'''Abstract''': Affirmations are closely tied to values. What feels affirming to one person may feel false or irrelevant to another. This exercise is a way to consider what a genuine affirmation feels like to each participant.
'''Overview''': Affirmations are the A in OARS skills and are sometimes overlooked by trainees. Yet an accurate affirmation can support self-efficacy and enhance therapeutic rapport.
'''Guidelines''': The trainer asks the trainees to remember a time when they received a deeply meaningful compliment from someone they trusted and respected. This can be done as a private exercise, or as solitary writing, or in dyads. Thus, trainees can simply remember the compliment, or they can write it down, or they can tell it to their partner in the dyad.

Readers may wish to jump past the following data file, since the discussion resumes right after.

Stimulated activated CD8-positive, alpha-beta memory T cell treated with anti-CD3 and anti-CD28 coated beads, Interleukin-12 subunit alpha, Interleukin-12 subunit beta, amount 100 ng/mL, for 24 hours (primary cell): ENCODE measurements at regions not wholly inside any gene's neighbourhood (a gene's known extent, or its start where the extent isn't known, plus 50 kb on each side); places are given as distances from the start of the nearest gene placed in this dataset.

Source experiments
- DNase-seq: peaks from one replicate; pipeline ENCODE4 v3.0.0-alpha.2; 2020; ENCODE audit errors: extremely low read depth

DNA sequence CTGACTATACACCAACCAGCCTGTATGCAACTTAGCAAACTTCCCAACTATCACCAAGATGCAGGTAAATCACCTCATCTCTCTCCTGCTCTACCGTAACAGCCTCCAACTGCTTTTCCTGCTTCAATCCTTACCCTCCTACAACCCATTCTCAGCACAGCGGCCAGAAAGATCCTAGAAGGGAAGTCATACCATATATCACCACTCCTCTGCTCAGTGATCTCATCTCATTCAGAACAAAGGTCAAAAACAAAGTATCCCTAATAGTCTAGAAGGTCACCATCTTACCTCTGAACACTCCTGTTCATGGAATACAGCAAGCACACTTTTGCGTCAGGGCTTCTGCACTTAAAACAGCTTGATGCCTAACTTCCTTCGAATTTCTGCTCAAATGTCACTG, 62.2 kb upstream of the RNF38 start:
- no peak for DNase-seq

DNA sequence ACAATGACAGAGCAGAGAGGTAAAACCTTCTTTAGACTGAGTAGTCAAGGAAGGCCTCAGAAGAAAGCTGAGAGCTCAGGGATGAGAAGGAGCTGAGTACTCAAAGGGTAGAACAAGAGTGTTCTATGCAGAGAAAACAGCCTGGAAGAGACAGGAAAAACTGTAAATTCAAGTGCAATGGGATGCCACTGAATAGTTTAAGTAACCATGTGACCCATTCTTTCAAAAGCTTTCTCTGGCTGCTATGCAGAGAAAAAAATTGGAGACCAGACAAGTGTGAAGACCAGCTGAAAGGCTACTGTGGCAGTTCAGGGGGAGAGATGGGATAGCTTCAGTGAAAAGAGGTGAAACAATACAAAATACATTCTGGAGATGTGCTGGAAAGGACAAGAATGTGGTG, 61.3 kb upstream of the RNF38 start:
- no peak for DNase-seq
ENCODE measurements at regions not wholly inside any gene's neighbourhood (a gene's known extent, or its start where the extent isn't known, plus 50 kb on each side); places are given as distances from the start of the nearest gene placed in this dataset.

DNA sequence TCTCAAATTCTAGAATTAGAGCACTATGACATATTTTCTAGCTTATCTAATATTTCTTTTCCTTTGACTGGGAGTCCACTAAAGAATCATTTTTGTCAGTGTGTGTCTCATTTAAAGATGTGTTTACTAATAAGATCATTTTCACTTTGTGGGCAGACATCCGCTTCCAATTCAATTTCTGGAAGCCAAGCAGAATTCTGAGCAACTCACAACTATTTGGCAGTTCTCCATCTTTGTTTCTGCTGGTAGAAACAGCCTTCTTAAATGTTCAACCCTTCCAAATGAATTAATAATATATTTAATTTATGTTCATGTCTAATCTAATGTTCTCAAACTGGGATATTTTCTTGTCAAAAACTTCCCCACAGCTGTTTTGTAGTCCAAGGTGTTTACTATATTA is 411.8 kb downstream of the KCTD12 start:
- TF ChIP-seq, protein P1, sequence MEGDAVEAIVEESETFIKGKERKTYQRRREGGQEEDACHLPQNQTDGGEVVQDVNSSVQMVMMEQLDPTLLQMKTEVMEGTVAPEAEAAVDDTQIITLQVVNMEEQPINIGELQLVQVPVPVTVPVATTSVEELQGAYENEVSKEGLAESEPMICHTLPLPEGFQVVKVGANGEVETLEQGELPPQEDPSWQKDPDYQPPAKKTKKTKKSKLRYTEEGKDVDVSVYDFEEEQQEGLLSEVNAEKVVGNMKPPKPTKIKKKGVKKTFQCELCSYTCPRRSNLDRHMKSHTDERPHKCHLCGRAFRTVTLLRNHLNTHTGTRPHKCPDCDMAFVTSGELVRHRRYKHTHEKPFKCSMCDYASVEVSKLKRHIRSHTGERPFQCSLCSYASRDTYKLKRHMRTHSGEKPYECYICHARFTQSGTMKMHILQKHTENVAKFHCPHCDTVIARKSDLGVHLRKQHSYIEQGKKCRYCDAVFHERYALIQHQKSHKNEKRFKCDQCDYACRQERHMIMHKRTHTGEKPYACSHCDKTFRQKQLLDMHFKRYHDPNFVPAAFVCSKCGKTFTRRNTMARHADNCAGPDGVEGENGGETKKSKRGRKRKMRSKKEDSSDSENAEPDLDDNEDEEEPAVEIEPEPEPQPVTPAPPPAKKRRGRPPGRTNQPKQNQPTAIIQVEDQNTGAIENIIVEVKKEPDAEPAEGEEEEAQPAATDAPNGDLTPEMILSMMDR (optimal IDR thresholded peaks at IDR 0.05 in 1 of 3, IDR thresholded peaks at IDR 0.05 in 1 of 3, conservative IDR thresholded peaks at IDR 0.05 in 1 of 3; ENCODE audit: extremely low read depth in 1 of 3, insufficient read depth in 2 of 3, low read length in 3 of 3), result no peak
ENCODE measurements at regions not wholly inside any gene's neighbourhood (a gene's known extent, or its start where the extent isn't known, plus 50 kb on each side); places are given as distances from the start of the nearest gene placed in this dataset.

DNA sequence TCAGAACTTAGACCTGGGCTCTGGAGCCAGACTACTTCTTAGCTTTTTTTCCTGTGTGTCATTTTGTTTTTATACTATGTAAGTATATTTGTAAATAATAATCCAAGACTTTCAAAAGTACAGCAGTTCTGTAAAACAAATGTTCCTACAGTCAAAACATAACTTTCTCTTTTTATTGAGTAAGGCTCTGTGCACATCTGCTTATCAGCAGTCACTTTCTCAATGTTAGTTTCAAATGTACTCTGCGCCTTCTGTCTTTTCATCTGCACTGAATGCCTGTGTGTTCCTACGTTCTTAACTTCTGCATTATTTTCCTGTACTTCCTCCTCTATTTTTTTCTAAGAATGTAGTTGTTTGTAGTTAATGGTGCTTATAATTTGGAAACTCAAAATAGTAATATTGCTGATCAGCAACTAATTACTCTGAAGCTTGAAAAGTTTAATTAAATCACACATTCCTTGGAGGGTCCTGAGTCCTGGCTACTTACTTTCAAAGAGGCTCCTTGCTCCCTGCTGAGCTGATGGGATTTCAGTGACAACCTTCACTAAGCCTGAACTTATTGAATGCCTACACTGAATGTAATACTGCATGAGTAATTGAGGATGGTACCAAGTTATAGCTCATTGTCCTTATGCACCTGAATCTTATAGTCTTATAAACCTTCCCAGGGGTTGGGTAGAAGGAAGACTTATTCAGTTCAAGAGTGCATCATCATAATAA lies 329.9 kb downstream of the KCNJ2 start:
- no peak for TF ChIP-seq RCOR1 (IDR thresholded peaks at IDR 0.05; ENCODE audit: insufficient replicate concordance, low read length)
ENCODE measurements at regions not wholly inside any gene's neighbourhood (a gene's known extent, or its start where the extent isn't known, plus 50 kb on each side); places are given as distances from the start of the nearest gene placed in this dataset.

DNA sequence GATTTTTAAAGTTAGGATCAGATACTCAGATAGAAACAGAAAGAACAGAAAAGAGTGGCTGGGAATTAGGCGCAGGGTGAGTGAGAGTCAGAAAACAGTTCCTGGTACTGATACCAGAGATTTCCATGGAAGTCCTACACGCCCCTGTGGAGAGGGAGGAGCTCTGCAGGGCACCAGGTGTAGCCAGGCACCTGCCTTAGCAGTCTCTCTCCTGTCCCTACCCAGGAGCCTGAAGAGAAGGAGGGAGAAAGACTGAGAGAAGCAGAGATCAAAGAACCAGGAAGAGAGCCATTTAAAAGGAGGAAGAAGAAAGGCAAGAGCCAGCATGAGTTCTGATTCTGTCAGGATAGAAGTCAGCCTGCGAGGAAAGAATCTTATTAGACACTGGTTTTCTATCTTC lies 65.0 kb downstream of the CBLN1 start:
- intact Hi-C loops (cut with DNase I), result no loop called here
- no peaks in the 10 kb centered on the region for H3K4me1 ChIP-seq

When Nancy’s husband died and she was, herself, hospitalized, I organized a phone tree of people to stay in touch with her. The compliment I received from my friend Mary about it was this: “I appreciate how you reach out to help others when they really need it. As a recipient of your care when I was hospitalized, I might be especially sensitive to your ability to see what’s needed and provide good help. I imagine Nancy is very grateful you’ve organized support now for her.”
The trainer may want to debrief the exercise by asking “What made that affirmation personally meaningful for you?” Sometimes debriefing is not needed, as the participants understand the point.
Thanks to: Carolina Yahne